By John Power
Free trade agreements have been a cornerstone of Korean economic policy in recent years. Since Korea reached its first FTA with Chile in 2004, the country has signed deals with the European Union, Singapore, the Association of Southeast Asian Nations and, most recently, the U.S. Now attention has turned to the possibility of an FTA with the nation’s biggest trading partner of all, China.
On a state trip to Beijing earlier this month, President Lee Myung-bak said that official negotiations on a pact, first broached by the two countries in 2004, should begin in the next month or two. Building the government’s case, the Ministry of Foreign Affairs and Trade last week released a report claiming an FTA would boost exports to China and lead to new manufacturing jobs here.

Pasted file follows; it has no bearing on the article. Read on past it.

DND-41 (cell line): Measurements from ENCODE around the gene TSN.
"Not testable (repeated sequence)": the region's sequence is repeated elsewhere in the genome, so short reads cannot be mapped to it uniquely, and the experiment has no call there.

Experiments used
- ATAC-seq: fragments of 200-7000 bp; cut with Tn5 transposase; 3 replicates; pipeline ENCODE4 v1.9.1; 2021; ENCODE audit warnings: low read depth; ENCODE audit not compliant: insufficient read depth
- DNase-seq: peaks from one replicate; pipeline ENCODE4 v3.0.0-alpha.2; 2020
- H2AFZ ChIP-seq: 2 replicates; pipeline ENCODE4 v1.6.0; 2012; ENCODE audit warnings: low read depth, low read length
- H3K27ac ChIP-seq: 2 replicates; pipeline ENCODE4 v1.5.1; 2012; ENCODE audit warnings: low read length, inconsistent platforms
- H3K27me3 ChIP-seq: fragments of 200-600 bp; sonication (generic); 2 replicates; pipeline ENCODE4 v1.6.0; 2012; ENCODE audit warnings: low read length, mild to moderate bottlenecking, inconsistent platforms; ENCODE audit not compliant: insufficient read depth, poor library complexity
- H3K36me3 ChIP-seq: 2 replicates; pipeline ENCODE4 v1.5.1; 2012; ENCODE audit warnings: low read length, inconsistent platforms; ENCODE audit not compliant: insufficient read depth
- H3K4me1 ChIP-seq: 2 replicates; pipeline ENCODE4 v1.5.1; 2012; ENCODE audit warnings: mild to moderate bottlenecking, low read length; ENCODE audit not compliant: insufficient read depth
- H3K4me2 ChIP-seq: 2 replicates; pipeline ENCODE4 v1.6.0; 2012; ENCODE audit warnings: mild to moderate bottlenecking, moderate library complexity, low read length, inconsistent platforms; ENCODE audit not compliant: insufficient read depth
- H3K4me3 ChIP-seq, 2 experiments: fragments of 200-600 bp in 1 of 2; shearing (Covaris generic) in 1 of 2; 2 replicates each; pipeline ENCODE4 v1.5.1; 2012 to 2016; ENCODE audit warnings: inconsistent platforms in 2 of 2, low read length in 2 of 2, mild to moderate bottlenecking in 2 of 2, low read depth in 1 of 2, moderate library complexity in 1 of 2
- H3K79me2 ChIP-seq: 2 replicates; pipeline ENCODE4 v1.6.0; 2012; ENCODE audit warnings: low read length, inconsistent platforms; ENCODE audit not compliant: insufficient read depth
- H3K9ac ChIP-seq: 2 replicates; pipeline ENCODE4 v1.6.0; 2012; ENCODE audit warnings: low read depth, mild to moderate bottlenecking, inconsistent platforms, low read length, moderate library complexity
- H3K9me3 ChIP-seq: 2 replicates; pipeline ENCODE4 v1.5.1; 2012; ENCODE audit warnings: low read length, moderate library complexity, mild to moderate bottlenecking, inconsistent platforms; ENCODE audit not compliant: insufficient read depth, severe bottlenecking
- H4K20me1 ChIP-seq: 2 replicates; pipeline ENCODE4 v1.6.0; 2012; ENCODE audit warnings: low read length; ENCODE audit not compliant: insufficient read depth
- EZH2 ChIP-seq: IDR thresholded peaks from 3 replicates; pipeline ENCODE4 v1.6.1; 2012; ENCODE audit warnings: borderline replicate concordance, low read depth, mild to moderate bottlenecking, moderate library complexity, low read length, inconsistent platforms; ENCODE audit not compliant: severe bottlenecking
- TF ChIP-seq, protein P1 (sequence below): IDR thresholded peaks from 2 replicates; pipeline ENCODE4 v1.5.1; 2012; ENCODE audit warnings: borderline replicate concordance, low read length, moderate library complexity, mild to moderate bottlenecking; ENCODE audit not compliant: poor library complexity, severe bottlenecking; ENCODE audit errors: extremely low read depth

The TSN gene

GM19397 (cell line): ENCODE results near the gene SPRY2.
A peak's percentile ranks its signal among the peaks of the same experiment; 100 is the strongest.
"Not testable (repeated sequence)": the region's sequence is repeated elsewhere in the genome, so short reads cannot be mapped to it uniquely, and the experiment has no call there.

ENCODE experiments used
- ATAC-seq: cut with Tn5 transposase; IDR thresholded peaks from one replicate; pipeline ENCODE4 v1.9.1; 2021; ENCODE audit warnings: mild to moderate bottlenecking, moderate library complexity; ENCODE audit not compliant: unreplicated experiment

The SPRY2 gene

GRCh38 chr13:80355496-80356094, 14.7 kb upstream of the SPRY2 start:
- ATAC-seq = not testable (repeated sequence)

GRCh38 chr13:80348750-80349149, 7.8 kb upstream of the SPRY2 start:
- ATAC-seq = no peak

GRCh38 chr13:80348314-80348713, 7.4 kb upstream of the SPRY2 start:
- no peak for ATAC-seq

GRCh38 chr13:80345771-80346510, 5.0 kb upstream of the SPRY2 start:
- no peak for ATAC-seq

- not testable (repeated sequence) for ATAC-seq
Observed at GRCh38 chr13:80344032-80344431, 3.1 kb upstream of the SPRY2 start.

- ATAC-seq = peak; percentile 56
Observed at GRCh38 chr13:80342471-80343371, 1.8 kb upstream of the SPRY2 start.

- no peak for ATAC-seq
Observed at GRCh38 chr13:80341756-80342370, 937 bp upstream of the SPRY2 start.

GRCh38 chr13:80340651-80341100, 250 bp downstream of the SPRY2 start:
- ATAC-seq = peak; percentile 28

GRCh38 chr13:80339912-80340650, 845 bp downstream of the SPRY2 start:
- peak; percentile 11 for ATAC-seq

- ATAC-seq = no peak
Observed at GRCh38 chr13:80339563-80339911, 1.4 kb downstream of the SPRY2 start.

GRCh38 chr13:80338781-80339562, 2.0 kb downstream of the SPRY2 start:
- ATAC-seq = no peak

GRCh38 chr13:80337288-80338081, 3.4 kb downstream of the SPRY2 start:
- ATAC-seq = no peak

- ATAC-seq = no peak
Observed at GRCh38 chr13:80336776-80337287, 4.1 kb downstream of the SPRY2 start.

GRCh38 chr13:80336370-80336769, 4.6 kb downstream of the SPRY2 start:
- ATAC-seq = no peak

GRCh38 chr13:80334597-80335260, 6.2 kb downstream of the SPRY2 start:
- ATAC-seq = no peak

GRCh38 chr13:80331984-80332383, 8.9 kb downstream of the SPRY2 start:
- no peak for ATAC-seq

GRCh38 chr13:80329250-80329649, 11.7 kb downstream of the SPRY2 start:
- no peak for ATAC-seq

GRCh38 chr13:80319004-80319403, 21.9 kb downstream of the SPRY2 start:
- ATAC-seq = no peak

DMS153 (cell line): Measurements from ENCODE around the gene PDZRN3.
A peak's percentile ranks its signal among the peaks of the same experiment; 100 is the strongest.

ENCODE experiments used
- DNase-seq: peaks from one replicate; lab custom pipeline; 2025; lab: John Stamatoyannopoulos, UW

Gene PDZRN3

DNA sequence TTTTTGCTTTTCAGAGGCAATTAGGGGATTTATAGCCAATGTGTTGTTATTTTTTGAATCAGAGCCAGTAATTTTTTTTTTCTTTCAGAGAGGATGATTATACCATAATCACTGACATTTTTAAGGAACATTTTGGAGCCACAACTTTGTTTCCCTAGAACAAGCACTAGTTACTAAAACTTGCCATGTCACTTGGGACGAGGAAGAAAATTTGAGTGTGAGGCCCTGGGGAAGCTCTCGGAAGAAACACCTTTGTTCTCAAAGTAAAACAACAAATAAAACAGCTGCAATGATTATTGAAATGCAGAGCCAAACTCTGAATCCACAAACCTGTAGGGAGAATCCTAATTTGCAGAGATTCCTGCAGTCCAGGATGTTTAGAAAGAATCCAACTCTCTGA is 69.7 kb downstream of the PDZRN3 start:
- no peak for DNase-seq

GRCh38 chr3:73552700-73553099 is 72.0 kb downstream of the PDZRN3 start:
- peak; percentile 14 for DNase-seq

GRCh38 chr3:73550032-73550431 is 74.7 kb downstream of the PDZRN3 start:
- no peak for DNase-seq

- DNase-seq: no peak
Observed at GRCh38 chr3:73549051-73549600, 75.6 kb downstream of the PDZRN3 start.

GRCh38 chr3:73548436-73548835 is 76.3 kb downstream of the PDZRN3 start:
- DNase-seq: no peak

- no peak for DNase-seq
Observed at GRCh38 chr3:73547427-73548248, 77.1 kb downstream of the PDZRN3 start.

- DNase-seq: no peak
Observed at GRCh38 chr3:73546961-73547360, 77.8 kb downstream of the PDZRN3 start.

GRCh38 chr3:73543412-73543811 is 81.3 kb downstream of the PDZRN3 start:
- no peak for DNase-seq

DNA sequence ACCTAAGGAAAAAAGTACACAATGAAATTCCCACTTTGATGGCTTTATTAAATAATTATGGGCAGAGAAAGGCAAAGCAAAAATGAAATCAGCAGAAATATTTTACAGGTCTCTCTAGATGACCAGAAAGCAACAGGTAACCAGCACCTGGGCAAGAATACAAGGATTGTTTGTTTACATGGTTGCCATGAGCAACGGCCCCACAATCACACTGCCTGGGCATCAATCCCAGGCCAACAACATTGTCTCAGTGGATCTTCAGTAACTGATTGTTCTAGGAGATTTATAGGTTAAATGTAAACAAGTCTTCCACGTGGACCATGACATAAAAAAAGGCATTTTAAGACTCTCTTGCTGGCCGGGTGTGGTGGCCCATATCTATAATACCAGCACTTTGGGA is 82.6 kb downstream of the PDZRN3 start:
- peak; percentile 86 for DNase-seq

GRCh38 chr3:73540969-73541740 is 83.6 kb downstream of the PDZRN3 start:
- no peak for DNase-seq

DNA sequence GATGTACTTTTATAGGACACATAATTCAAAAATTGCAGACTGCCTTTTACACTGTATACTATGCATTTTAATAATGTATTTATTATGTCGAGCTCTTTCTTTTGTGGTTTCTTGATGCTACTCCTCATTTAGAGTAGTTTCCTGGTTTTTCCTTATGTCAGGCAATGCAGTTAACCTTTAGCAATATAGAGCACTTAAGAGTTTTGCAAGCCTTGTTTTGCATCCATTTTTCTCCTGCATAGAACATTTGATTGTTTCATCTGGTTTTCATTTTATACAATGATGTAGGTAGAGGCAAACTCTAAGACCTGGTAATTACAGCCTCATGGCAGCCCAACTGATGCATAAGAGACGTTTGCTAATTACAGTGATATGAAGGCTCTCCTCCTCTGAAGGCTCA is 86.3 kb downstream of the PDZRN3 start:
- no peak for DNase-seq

Kim Young-gui, of the Korea Institute for International Economic Policy, says KIEP research bears out the benefits of a deal between the two economies, which saw trade of $224.8 billion in the first 11 months of 2011.
“It is known that the Korean economy has experienced high economic growth by pursuing export-oriented policies. Moreover, many countries have pursued further trade liberalization by agreeing on FTAs with one another. Therefore, FTAs are an inevitable strategy to Korea in the sense that Korea would lose a large share of the world market otherwise. If we consider direct positive effects from FTAs, as well as these opportunity costs of losing markets, it is widely agreed that the FTA is a fairly important and urgent agenda for the Korean economy,” Kim told Voice.
Kim notes that an FTA with China would likely have a greater impact than the one with the U.S passed at the National Assembly in November.